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Coax length for wire dipole

Discussion in 'CB Antennas' started by codeman, Jan 14, 2016.

  1. codeman

    codeman Recovering Crackerhead

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    Is there any certain length for coax running to a wire dipole? I am going to mount the dipole in an inverted V from a 20' painters pole. I have tried the dipole about 8-10' feet off the ground and would use a couple of 18 footers with a barrel connection and actually had decent results. But I want to see what it will do higher off the ground. What coax type would be best?


     

  2. midnight special

    midnight special Well-Known Member

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    of the 3 dipoles i homebrewed i used just regular tv flat wire in to a tuner with wire connections,,,but that is just me experimenting,, it worked fine made a lot of contacts,,, but there are so many different ways to do dipoles,,, seen rg 58, rg8 rg 8x used then there are 300 400 ohm flat wires used with tuners or baluns,,, i think you just have to chose and experiment what works in your application
     
  3. The DB

    The DB Sr. Member

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    Is it me or has essentially the same question come up a lot lately?

    The one and only correct length is the length needed to get it from the antenna to the radio, with a little extra for wiggle room. If changing the length changes the apparent tune of the antenna then you have an antenna problem that needs to be dealt with.


    The DB
     
  4. 222DBFL

    222DBFL Sr. Member

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    Best to get a 1:1 matching balun and add wire cut to resonant freq. Then use what reaches from the feedpoint to your radio as far as coax goes!! Leave some slack for service if needed. JMHO.
     
    wavrider and midnight special like this.
  5. Needle Bender

    Needle Bender ...he thinks it's funny that I stepped in it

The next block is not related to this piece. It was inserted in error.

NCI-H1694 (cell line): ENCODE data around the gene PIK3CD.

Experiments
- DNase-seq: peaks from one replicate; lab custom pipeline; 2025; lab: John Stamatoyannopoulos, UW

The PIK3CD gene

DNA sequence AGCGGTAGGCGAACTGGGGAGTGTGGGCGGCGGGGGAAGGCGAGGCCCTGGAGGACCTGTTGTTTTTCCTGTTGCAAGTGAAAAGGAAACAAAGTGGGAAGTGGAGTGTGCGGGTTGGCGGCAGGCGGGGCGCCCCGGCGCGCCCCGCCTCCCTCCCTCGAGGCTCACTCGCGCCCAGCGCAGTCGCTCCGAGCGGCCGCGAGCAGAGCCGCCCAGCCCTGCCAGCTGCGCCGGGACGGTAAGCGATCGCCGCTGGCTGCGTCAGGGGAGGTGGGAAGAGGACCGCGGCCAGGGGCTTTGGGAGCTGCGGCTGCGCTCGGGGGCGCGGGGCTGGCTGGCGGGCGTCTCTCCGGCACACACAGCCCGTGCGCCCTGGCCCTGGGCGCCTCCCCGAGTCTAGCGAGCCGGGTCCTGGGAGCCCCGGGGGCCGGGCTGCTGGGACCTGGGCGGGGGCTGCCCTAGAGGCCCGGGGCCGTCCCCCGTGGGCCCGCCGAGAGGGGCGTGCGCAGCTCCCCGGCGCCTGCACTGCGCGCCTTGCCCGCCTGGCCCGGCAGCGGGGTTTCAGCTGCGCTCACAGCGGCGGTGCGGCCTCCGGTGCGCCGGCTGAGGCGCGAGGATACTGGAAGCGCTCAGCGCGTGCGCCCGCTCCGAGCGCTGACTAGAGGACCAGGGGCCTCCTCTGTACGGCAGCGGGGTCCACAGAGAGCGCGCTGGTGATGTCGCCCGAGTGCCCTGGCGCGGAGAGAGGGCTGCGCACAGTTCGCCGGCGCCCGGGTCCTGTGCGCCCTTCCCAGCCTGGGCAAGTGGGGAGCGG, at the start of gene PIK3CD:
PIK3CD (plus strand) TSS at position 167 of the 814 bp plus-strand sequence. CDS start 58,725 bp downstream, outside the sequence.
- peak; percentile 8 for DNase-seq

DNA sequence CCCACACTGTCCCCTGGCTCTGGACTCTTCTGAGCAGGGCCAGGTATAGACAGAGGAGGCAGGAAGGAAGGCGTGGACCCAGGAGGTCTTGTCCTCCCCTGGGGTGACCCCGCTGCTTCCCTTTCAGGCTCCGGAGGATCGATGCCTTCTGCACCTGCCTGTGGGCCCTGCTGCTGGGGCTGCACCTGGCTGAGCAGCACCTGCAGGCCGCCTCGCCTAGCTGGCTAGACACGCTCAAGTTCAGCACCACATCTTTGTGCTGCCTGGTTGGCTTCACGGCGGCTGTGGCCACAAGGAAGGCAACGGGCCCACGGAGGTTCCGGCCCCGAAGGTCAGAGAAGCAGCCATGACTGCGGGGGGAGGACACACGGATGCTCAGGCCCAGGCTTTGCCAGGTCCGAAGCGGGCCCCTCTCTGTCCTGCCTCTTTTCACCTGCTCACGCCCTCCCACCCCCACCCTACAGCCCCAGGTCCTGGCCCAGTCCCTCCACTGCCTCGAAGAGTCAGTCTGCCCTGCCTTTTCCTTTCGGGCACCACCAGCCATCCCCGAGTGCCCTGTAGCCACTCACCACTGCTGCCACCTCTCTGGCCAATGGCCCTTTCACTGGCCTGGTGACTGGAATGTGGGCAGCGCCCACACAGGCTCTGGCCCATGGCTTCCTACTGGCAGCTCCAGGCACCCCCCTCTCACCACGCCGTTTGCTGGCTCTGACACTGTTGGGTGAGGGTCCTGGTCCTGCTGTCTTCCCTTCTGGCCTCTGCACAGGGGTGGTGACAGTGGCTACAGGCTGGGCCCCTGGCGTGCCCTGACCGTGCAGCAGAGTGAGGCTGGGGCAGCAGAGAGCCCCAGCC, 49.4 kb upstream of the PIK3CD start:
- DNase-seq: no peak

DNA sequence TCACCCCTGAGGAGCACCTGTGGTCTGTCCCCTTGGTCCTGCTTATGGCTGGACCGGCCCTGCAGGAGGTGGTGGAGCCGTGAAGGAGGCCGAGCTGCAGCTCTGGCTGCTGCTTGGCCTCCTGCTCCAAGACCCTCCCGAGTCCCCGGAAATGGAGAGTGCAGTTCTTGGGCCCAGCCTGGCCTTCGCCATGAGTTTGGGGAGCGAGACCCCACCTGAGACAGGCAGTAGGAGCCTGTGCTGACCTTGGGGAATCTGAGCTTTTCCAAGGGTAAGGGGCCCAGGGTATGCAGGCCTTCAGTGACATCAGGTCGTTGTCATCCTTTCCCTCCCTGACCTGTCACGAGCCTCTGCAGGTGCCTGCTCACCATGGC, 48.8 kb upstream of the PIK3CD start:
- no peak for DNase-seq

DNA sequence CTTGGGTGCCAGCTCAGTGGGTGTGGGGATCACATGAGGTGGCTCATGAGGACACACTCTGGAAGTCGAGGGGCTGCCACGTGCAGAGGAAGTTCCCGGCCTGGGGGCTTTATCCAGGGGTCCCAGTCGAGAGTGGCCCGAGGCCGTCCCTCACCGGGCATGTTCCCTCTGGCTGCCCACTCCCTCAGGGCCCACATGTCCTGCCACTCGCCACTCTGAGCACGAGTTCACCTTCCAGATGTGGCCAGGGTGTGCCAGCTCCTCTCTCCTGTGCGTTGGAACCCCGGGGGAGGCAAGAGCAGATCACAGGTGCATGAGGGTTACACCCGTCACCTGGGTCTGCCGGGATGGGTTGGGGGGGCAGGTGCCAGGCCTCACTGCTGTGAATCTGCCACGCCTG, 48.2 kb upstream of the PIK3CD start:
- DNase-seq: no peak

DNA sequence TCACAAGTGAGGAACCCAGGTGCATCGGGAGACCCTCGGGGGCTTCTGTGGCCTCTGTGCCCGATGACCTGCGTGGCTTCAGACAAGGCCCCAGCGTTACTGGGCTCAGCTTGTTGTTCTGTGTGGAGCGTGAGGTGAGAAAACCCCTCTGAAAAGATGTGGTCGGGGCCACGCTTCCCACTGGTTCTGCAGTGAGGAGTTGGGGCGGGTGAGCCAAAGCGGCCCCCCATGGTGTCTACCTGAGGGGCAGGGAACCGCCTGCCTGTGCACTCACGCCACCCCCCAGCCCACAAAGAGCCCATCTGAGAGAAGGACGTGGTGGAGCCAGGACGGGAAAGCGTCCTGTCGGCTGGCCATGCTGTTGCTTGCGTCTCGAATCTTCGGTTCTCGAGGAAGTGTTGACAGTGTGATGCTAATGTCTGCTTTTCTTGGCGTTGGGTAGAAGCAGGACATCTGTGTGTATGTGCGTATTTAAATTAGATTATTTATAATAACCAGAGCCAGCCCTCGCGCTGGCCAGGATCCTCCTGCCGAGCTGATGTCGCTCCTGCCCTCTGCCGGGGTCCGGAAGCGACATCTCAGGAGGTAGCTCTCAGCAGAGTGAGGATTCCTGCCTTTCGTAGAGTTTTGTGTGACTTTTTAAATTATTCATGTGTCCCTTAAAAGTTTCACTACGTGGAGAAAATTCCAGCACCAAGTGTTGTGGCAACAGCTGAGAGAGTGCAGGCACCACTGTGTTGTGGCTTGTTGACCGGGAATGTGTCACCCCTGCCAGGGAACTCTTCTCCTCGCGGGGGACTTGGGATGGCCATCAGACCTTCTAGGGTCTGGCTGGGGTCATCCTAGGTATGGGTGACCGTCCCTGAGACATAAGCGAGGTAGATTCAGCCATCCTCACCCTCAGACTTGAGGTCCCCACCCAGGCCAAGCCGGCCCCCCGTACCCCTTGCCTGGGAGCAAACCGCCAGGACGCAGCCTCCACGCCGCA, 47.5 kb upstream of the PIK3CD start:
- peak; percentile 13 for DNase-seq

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    I shun superstition, especially the CB myth type and would I have NOT seen a definite performance difference (on an antenna which was showing an SWR of 1.0:1, reactance of X=0/1 & Resistance of 51Ω) when cutting down from a length of RG-213 coax cut to an odd multiple of a 1/4 wave (x VF) to an odd or even multiple of a full wave, (x VF) - I'd be inclined to agree with your theoretically correct position.
    I now always make certain I plan my coax so it is a multiple of a full wave x VF, even though many believe it to be no more than superstition or myth, only because I have attained performance improvements from doing so, even on "correctly tuned" antennas. Someday I hope to fully understand why. :)
     
  6. wavrider

    wavrider W9WDX Amateur Radio Club Member

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    Needle Bender I have researched that odd multiples of coax length for installs, always heard or read it should be 1/2 wl of course velocity factor figured in.

    Same with using ladderline, there are "certain" lengths to avoid when using an all band doublet type antenna.

    I have not "seen" any difference with any length of coax once I have the antenna tuned using the analyzer, I just stick on any old length of coax and start making contacts.

    I have an 75/40 meter fan dipole up at 45', I talk to BJ and Fire runner in the mornings on 75 meters, BJ being in Indiana and Fire Runner being in California.

    I am using 75ohm RG6 quad as coax and my impedance is 50 ohms X=0 and that old wire sure hums when I turn that 3-1000Z loose. I did not measure it, just put the connectors on the end and started using it.

    For tuning an antenna YES a 1/2 wl of coax is great. After it is tuned then whatever length is needed has worked for me.

    I really want to see a difference in connecting a certain length of coax to an antenna and it improve the rx and tx gain just by using a tape measure to measure and cut transmission line.

    Not saying you have not seen this happen, I just wished I could see it happen also as my weak ass signal can use all the help it can get(y)
     
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  7. Road Squawker

    Road Squawker Sr. Member

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    think about the voltage to current ratio as it travels along the coax (a sine wave is formed),

    they are 90 degrees out of phase along the sine wave. when one is max, the other is min.

    so,.... with an e wl (or 1/2 e wl multiples) of coax being used, the V and I are the same at the load as at the xmitter, where V is max and I is min (... and the impedance is.........?;))
     
  8. Road Squawker

    Road Squawker Sr. Member